Horry History, Family Crest & Coats of Arms
Early Origins of the Horry family
The surname Horry was first found in Ayrshire (Gaelic: Siorrachd Inbhir Àir), formerly a county in the southwestern Strathclyde region of Scotland, that today makes up the Council Areas of South, East, and North Ayrshire.
One of the first records of the name was Adam Urri who appears as burgess of Irvine in 1260 and Huwe Urry of Ayrshire who rendered homage to King Edward I of England in his brief intrusion into Scotland in 1296. Reginald Urry held land in Irvine in 1323 and William Urri resigned the lands of Fulton in 1409. 
Another branch of the family was found in the Fetteresso parish, Kincardineshire and for the most part, these names included "de" denoting "of." Hugh de Urre swore fealty at St. John of Perth and later with a different spelling as Hugh Uny at Forfar, 1296.  This latter entry is presumably another person rendering homage to King Edward I.
Further south in England where the Hurry, Hurrey and Hurrie variants tends to more popular, early records were typically found in the Latin form: Urrius de la haie c.1148 in Herefordshire; Walter, Herueus Urri in the Curia Regis Rolls for Surrey in 1208 and in the Pipe Rolls for Norfolk in 1209; Gilbert Uri in the Curia Regis Rolls for Lincolnshire in 1214; Alan Hurry in the Feet of Fines for Essex in 1219; Geoffrey Orry in the Liber Feodorum for Shropshire in 1235; and later Walter Horry for the Isle of Wight in 1290; and John Ourry in 1297. 
Early History of the Horry family
This web page shows only a small excerpt of our Horry research. Another 180 words (13 lines of text) covering the years 1300, 1279, 1302, 1273, 1366, 1387, 1650, 1677, 1666, 1715, 1650, 1778, 1857, 1619 and 1677 are included under the topic Early Horry History in all our PDF Extended History products and printed products wherever possible.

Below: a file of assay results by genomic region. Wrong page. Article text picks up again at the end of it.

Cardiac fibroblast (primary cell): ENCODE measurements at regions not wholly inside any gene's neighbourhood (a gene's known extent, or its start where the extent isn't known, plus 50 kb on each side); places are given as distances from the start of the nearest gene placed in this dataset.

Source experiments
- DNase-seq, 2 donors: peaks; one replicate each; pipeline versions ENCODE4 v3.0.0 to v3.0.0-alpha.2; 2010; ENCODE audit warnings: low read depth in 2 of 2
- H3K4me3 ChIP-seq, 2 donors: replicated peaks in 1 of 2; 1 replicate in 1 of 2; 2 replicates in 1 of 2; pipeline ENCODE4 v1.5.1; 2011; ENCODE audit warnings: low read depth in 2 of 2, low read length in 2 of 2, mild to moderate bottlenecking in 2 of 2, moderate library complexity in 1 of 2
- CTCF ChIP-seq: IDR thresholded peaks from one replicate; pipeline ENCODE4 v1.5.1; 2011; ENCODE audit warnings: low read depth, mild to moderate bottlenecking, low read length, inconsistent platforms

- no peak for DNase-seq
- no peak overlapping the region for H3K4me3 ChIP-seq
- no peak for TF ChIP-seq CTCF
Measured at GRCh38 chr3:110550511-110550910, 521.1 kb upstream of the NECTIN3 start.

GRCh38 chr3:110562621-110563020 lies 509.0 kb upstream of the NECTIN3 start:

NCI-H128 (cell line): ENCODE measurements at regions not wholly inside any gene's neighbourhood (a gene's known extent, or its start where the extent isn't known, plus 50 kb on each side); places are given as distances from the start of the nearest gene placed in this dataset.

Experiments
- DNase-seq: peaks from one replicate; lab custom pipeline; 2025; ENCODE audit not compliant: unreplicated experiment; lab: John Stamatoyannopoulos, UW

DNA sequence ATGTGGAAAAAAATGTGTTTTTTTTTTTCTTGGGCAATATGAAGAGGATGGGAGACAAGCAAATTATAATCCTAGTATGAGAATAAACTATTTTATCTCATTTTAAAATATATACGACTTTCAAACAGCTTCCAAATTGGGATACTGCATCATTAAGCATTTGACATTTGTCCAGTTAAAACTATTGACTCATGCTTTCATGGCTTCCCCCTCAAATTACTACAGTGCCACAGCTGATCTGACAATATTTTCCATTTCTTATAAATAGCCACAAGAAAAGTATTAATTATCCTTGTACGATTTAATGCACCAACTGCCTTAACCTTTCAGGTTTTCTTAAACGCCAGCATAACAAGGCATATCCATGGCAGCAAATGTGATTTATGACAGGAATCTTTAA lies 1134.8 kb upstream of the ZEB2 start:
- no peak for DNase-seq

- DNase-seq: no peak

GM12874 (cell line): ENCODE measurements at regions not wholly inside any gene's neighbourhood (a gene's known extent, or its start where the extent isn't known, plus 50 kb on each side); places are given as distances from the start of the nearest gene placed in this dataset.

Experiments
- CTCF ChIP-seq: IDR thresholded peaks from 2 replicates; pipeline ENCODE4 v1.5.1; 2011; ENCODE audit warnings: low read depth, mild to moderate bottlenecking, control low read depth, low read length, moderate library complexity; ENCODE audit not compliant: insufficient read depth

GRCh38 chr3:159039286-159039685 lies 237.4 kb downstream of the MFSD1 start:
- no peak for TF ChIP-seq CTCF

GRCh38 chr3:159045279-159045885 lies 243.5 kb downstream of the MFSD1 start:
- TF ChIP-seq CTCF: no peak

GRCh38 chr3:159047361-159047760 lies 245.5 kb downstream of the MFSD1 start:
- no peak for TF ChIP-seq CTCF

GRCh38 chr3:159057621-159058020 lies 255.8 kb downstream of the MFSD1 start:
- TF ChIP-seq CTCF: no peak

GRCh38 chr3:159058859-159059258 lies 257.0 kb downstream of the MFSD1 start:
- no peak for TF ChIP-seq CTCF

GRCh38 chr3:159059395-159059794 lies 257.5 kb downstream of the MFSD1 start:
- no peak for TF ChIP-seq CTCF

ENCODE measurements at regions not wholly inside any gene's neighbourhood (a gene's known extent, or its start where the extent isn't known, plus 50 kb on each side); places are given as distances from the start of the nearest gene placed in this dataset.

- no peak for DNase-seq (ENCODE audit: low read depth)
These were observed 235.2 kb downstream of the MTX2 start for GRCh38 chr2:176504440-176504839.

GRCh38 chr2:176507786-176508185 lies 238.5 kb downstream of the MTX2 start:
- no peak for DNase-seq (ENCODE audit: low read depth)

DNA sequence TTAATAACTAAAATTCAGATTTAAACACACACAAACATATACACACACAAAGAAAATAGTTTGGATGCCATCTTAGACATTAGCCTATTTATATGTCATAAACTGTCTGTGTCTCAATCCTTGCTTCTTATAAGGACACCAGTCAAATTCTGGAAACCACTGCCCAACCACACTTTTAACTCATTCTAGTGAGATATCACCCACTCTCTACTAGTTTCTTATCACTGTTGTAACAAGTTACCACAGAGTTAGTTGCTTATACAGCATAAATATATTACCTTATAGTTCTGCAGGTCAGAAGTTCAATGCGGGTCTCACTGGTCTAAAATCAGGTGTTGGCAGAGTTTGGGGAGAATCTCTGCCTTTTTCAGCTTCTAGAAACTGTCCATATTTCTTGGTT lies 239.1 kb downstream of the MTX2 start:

Horry Spelling Variations
Spelling variations of this family name include: Urie, Ure, Urey, Hurry, Hurrie, Horrey, Orrey and many more.
Early Notables of the Horry family (pre 1700)
Notable amongst the family at this time was Sir John Urry (or Hurry) (died 1650), a Scottish professional soldier; and his brother, Sir William Urry (died 1677), a Scottish Royalist officer during the Wars of the Three Kingdoms, he joined Charles II in exile during the Interregnum; and his son, John Urry (1666-1715), an Irish-born, Scottish noted literary editor and medieval scholar.
Isaac Ewer, Ewers or Ewres (died c.1650), was an English soldier probably born in...
Some of the first settlers of this family name were:
Horry Settlers in United States in the 17th Century
Horry Settlers in United States in the 18th Century
The motto was originally a war cry or slogan. Mottoes first began to be shown with arms in the 14th and 15th centuries, but were not in general use until the 17th century. Thus the oldest coats of arms generally do not include a motto. Mottoes seldom form part of the grant of arms: Under most heraldic authorities, a motto is an optional component of the coat of arms, and can be added to or changed at will; many families have chosen not to display a motto.
Motto: Sans tache
Motto Translation: Without stain.